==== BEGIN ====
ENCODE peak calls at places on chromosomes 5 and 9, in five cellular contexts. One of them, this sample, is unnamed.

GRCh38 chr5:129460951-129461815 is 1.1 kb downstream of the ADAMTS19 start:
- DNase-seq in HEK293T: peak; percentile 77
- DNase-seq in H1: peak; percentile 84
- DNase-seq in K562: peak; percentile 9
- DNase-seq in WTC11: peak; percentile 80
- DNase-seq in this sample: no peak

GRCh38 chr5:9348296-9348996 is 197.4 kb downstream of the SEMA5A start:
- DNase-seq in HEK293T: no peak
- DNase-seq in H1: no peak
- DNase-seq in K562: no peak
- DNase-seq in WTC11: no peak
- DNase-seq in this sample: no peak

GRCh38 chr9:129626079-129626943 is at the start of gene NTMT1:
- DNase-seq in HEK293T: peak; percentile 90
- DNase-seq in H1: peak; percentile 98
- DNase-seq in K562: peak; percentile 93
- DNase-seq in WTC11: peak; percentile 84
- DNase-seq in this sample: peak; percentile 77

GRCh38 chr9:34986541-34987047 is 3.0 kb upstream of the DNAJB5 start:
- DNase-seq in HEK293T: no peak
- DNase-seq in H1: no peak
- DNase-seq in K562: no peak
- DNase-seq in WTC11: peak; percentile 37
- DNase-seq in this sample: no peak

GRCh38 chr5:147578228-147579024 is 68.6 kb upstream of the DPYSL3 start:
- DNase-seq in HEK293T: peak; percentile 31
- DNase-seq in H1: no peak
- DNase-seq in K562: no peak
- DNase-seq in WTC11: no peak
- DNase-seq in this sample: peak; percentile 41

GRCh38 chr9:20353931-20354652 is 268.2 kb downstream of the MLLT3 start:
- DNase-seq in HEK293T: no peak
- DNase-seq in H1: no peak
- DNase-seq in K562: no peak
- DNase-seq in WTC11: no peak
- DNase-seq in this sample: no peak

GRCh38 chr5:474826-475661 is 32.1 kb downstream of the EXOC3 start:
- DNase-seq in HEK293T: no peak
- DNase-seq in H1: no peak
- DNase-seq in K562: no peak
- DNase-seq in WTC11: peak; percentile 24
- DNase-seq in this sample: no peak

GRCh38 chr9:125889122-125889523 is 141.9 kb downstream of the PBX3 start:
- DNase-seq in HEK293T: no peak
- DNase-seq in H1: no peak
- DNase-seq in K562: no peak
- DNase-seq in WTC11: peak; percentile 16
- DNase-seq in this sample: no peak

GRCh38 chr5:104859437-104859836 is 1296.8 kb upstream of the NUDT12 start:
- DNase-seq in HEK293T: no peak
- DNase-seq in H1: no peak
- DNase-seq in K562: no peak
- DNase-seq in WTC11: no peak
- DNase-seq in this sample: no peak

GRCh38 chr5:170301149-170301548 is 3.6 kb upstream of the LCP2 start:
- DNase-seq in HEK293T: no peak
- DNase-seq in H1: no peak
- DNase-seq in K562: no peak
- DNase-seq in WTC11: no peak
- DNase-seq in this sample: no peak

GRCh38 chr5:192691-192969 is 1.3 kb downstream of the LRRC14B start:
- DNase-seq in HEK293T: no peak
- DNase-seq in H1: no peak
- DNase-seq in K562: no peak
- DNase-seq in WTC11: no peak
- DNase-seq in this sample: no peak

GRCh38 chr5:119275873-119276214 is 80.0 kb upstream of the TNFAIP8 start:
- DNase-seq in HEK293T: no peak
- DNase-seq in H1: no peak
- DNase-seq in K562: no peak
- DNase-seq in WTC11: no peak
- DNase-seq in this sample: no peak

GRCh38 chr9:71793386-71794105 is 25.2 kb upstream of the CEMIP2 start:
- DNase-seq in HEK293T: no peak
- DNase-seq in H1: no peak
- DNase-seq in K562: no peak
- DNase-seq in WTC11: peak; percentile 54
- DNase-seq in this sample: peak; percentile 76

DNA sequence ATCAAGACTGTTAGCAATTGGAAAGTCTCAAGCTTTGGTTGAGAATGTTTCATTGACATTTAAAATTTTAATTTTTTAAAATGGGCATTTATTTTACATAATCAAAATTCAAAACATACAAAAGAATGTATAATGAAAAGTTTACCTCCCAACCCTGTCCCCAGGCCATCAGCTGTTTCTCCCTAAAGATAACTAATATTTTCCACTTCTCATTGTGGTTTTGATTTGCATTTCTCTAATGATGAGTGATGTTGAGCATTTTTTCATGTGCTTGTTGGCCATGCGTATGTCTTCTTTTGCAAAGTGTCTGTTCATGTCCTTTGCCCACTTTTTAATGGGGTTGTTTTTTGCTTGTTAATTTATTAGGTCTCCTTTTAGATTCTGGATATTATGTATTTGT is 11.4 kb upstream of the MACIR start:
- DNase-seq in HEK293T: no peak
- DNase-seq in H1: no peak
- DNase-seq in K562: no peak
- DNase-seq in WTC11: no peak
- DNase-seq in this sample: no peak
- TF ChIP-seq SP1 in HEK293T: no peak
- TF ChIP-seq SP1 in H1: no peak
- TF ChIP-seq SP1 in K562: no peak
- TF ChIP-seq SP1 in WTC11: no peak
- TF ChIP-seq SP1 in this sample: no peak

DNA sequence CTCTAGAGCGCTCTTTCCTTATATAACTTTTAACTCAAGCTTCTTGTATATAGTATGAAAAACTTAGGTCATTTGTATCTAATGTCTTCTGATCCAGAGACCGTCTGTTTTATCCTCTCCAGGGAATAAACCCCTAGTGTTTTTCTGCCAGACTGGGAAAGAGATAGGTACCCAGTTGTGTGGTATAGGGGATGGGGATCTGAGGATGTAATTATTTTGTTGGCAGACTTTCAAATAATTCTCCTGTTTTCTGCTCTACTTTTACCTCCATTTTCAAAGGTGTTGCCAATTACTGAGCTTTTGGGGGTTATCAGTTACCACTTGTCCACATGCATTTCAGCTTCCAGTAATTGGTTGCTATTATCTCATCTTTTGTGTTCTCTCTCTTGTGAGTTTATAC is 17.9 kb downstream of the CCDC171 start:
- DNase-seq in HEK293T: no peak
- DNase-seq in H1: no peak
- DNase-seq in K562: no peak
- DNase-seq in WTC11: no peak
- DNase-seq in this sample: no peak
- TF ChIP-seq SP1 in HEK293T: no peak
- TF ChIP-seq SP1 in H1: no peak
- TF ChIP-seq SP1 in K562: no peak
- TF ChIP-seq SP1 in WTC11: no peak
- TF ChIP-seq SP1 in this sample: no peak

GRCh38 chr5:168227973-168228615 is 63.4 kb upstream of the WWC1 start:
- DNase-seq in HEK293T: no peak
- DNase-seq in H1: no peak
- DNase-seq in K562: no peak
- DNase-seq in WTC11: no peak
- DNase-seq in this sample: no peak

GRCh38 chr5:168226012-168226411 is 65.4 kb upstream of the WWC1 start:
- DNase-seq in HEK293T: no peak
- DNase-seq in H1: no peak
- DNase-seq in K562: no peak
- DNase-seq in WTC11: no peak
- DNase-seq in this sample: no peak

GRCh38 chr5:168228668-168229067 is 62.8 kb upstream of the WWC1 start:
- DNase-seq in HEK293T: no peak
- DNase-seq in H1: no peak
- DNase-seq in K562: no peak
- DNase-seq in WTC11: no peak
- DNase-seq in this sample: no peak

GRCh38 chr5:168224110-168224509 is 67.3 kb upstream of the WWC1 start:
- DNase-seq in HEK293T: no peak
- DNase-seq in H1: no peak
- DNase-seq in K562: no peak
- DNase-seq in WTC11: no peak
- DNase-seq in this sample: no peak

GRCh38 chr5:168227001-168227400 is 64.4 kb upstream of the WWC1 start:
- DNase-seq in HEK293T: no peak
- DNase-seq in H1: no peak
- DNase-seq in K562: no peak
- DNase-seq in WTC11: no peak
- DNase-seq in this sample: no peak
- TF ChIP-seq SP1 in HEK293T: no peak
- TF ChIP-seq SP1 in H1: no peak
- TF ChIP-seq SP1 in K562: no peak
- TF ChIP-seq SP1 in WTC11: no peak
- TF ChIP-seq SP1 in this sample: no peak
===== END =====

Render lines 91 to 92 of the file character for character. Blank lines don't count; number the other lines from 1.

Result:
DNA sequence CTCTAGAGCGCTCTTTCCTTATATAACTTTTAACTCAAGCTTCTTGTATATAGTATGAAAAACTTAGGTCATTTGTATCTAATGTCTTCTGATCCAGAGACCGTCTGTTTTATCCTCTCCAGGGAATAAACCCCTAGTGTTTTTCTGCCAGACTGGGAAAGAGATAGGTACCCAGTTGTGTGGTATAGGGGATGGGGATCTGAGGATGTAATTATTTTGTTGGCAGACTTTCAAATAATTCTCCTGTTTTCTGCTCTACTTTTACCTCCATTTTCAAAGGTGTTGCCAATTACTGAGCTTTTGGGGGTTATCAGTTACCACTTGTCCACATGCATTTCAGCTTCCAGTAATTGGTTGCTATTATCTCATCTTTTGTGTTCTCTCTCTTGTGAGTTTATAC is 17.9 kb downstream of the CCDC171 start:
- DNase-seq in HEK293T: no peak